Maty Hallcroft

Every Wednesday night for two years, Maty Hallcroft had the same routine, she attended her Italian lessons in Coral Gables and then returned to her home on Key Biscayne.

But on February 22, 2017, she crossed the street toward the garage where her car was parked – crossing in the marked and signaled walkway – a driver plowed into her. The driver stopped and remained on the scene until fire rescue arrived.

“I have no memory whatsoever of what happened,” said Maty, 67. “I know I was run over by a car. I know that the paramedics came quickly and I know that I almost died.”

Fire rescue rushed Maty, who was unconscious, to Ryder Trauma Center. There, the medical team discovered she had a subdural hematoma, a buildup of blood on the surface of the brain, and an intracerebral hematoma, bruising of the brain caused by a head injury. The life-threatening condition required immediate surgical intervention.

“I have been blown away by the care I received every step of the way. Jackson and the people who work there brought me back to life.”

Maty Hallcroft

Jonathan R. Jagid, MD, a UHealth – University of Miami Health System neurosurgeon who specializes in neurotrauma at Ryder Trauma, rushed Maty into the operating room where he opened the dura, or skin that covers the brain, and drained a blood clot. He then performed a decompressed craniectomy, a surgery to remove a piece of the skull in order to reduce swelling in the brain.

“Because of the severity of Maty’s injuries, it was uncertain what her prognosis would be, and if she would suffer permanent brain damage”, said Leo Harris, PA, a physician assistant specialized in neurotrauma and critical care, who was involved in her care from the moment she arrived at Ryder Trauma Center.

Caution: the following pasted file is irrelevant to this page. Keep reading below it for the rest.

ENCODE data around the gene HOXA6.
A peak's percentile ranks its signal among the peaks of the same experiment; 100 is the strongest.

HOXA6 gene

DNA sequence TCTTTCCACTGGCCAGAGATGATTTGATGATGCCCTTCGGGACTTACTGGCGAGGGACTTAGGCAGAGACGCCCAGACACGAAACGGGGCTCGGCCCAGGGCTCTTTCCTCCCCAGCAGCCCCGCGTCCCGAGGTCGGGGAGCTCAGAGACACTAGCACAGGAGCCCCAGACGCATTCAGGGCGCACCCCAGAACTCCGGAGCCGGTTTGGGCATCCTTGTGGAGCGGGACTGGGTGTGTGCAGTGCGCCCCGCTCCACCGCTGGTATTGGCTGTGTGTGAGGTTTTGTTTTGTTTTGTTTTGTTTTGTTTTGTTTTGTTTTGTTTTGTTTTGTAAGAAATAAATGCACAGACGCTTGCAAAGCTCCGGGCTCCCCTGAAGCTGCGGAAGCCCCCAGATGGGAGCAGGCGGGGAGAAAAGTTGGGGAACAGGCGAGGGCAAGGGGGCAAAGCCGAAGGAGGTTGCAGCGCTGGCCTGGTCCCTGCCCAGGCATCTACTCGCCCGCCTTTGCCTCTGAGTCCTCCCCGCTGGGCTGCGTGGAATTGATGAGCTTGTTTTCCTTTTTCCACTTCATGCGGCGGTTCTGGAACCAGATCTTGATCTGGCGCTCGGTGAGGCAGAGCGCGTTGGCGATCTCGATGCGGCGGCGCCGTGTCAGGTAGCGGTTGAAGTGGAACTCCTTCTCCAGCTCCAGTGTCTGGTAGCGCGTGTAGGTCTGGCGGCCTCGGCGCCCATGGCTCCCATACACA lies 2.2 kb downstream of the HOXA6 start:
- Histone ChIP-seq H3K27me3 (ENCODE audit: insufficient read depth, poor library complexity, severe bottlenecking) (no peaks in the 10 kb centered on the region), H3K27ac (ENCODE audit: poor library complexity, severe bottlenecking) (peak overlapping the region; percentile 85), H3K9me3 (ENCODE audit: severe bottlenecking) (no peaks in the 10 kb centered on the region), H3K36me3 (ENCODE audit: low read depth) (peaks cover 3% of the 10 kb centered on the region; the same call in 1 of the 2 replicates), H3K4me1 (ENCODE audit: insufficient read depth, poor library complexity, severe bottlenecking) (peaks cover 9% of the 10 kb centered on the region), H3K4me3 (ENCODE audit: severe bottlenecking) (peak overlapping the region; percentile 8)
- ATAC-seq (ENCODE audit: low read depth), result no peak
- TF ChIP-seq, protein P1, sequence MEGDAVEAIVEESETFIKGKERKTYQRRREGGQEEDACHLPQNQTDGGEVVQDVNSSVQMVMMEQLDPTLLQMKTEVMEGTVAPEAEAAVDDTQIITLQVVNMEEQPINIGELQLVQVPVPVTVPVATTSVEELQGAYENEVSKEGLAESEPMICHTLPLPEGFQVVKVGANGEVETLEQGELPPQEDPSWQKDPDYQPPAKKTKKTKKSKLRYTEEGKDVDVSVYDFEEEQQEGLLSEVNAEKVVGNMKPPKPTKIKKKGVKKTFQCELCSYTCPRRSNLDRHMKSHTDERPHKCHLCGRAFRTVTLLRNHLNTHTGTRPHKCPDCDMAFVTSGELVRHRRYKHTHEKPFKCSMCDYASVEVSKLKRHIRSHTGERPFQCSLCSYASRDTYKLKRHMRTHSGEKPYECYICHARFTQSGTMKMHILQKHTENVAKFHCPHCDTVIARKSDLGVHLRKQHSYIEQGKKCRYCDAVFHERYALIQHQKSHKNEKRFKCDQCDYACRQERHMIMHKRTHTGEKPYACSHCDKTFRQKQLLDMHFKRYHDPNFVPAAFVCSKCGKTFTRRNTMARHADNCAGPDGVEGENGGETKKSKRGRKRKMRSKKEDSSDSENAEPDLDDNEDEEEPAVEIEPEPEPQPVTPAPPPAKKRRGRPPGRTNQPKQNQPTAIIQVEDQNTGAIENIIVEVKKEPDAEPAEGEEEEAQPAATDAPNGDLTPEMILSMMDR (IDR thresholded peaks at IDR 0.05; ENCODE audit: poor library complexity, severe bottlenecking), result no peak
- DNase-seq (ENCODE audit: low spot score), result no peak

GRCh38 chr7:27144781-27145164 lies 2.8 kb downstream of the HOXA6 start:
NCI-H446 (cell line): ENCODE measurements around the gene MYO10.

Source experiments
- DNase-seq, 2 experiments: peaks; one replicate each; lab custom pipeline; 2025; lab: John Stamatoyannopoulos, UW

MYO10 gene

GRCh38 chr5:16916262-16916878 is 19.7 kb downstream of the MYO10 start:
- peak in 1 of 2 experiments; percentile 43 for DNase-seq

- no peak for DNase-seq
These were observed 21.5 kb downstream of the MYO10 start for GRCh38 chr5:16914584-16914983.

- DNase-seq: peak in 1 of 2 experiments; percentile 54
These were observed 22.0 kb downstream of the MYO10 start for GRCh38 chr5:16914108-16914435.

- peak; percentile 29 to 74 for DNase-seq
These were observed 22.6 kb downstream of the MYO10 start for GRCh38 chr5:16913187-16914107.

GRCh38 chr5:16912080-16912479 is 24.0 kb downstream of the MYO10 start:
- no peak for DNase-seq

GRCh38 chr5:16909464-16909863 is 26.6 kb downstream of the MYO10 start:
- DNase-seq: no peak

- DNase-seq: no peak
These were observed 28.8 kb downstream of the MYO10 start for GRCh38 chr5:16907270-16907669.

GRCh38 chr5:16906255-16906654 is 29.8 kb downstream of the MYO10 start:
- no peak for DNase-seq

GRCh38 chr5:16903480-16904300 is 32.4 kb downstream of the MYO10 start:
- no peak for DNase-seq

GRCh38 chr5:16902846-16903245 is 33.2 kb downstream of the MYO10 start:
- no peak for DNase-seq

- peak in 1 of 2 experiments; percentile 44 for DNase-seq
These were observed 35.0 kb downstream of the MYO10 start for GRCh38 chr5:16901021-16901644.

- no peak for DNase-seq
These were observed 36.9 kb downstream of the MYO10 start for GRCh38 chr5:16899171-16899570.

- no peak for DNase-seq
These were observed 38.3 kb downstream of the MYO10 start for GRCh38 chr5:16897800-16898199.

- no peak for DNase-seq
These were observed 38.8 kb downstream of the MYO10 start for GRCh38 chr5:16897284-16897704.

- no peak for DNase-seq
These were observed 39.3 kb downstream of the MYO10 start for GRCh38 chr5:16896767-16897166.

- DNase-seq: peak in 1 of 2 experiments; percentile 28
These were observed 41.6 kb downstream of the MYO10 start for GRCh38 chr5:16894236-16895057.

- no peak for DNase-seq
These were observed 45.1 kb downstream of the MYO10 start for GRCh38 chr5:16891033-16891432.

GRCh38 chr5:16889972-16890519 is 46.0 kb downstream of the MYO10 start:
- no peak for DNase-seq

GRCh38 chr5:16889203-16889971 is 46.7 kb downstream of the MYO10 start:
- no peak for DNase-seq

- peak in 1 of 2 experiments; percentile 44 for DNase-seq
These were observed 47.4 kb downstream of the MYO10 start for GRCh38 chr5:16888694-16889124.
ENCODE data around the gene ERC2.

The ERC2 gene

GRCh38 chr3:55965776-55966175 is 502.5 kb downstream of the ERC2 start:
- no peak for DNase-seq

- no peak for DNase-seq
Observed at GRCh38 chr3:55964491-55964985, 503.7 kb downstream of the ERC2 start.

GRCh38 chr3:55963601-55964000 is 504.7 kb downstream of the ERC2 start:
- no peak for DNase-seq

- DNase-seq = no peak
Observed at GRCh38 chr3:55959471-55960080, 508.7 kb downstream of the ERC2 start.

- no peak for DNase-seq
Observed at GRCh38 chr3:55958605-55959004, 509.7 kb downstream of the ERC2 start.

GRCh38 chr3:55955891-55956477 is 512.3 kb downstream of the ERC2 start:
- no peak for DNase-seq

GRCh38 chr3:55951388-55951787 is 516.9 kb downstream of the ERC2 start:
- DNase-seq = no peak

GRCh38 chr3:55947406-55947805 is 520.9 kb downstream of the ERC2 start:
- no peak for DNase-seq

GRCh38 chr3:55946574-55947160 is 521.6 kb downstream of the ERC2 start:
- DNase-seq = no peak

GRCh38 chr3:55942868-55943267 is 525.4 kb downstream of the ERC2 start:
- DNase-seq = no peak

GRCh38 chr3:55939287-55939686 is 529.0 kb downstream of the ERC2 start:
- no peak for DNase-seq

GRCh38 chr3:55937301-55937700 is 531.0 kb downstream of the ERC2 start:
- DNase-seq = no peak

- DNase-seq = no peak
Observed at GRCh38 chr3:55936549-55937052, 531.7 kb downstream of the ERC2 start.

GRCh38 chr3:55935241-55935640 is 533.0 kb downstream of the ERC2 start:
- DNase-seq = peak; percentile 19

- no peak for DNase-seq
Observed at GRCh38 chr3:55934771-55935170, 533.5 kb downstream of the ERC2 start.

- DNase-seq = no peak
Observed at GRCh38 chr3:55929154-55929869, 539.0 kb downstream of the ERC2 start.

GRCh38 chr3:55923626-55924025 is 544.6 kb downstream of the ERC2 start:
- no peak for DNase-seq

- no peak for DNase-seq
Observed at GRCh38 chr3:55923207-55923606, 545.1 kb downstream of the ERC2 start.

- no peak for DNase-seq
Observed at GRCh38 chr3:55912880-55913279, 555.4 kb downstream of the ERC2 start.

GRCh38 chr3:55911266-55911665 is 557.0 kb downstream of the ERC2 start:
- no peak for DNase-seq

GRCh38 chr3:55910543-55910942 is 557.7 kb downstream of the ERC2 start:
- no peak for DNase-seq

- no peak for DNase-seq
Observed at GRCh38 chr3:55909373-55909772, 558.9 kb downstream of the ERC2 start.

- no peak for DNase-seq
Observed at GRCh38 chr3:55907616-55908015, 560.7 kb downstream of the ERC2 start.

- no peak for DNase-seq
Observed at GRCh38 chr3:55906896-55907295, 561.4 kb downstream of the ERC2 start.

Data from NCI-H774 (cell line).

“Every brain is different,” Harris said. “You have a general idea of what problems people will have after suffering a brain injury, but you don’t know how they’re going to recover.”

Maty spent a few weeks in the neuroscience intensive care unit at Jackson Memorial Hospital, surrounded by family and friends.

Twenty-four hours after her accident, Maty was awake and alert, indicating the likelihood of a speedy recovery.

While she faced many challenges communicating and expressing herself, as well as issues with balance and walking, her recovery continued unimpeded. These issues were worked on daily during her recovery at Jackson Rehabilitation Hospital.

Intense physical, occupational, and speech therapy, combined with Maty’s determination and positive spirit, contributed to the remarkable progress she made.

“Everyone was so impressed by her and how well she recovered,” Harris said. “She really is amazing.”

Maty is looking forward to her next surgical procedure, a cranioplasty, in which the missing piece of skull will be replaced with her original bone that was removed and stored in a bone bank.

As for Maty’s prognosis, her medical team has seen great progress and hopes for a full recovery. She is already exercising daily and is receiving physical and speech therapy.

She credits her miraculous survival to the expertise, compassion, and endless commitment of her caregivers at Jackson.

“I felt like every person I encountered was holding my hand throughout this entire process,” she said.